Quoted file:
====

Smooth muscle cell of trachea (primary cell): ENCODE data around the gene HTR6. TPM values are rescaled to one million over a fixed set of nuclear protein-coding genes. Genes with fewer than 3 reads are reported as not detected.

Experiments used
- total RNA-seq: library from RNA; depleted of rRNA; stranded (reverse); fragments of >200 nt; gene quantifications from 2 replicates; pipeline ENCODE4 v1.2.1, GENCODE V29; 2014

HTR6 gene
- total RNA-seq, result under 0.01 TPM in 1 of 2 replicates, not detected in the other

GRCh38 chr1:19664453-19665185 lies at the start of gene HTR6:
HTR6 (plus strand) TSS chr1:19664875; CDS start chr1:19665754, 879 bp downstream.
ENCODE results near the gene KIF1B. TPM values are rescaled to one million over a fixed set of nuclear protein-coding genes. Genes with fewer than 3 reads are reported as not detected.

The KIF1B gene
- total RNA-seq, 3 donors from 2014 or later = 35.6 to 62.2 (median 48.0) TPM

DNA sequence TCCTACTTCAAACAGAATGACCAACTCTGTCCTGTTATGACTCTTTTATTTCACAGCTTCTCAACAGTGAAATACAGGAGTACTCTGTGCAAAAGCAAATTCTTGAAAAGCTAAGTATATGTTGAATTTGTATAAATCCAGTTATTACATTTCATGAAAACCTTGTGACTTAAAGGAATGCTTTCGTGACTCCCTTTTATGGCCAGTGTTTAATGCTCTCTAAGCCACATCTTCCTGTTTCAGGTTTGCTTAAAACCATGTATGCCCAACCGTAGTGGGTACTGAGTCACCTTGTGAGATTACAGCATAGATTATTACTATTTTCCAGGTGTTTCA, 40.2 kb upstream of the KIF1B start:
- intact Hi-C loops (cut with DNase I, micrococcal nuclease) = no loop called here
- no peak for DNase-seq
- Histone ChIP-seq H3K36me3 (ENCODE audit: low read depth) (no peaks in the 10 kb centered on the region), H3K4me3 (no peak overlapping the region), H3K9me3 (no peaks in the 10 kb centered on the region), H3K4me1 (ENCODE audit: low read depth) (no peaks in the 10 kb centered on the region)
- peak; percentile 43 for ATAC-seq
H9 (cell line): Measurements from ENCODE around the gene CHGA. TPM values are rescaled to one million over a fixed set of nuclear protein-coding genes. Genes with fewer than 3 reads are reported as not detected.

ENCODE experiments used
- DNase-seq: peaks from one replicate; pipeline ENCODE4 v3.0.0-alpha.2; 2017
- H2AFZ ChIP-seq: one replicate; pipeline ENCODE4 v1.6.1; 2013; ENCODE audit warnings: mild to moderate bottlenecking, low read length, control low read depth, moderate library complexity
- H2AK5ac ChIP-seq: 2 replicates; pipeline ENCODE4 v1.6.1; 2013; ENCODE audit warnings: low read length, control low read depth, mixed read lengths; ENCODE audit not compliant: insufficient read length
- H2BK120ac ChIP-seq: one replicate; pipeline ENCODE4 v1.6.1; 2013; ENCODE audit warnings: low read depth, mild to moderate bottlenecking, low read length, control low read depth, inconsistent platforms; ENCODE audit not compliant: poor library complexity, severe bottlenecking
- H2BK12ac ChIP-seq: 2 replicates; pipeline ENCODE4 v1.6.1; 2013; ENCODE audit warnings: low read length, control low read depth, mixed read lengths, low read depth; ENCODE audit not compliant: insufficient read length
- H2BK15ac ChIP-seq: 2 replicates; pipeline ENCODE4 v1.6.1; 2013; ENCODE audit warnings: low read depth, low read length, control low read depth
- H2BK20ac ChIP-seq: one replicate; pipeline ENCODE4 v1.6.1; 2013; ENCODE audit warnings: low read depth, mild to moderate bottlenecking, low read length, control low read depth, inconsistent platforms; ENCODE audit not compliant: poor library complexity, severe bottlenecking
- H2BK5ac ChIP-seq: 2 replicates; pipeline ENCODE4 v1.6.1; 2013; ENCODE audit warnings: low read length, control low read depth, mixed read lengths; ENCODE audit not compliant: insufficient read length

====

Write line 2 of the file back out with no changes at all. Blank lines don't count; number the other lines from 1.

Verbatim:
Experiments used